Lifespan: 12 – 15 years
Weight: Female: 25–34 kg, Male: 27–48 kg
Height: Female: 60–65 cm, Male: 65–70 cm
Temperament: Strong Willed, Kind, Loyal, Intelligent, Dominant, Powerful
Colors: Black, Salt & Pepper
Nature and character
The Giant Schnauzer is a robust and powerful dog, which develops great pleasure in physical work and can therefore be trained well. He shows his owner an incorruptible loyalty, a high comprehension and a good obedience. The giant schnauzer is extremely resistant and insensitive to external weather conditions and diseases. He is in spite of his temperamental nature a balanced animal, but also needs such a calm guide. The Giant Schnauzer relies on a lot of exercise in the open air and gets along badly with insufficient spout
As a family and companion dog, the giant schnauzer proves to be an affectionate and affectionate animal, always attentive to its caregivers and, in turn, needs a lot of attention. He is spirited and playful, but without showing restlessness. He also gets along well with children. The Giant Schnauzer is brave and watchful without showing aggressive behavior. Unlike some other breeds, the giant schnauzer usually retains its well-balanced nature until old age.
Activities with the Giant Schnauzer
Due to its physical robustness, its high stamina and above-average performance, the Riesenschnauzer is traditionally used as a service and protection dog. In addition to the use as a police dog, the standard dog breed is also used in the customs service as well as explosives and drug discovery dog. In addition, the attentive and adaptable Giant Schnauzer is also trained as a guide dog. With his balanced, playful and affectionate manner, he is also well suited as a family dog, but it should be noted that he needs a high degree of movement.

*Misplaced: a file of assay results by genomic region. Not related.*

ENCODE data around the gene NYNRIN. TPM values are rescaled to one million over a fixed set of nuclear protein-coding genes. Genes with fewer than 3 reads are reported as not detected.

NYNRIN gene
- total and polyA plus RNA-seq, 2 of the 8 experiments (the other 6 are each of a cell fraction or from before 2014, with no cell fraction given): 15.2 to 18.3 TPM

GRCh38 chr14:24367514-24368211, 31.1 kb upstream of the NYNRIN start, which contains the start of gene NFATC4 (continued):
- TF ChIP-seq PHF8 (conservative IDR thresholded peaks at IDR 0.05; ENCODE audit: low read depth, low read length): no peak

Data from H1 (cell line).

Origin & History
The Giant Schnauzer comes from southern Germany, where it was originally used as a drooling dog for cattle herds. In addition, the giant schnauzer 150 years ago accompanied the brewery carriages as a reliable watchdog, which earned him the epithet Bierschnauzer.
At the beginning of the 20th century, breeders began to promote the valuable characteristics and high performance of the breed targeted. In the year 1909 the giant schnauzer was exhibited for the first time and with great success in Munich. After military service in the First World War, the breed was recognized in 1924 as a service dog breed. Since then, the physically enduring giant schnauzer has been used successfully as a police and rescue dog.
Racial characteristics Giant Schnauzer
According to this standard, the ideal height at the withers is 60 cm to 70 cm with a weight of 35 kg to 47 kg. The Giant Schnauzer has a large and strong appearance, which looks rather stocky than slim. It resembles an enlarged and powerful image of the Schnauzer and is bred in black and pepper salt.
The Giant Schnauzer is built square with a height at the withers, which corresponds approximately to the hull length. The total length of the head corresponds to half the back length. The head is strong and elongated without too much prominent occipital bone and should fit the appearance of the dog. The forehead is flat with a brow clearly marked by the brow.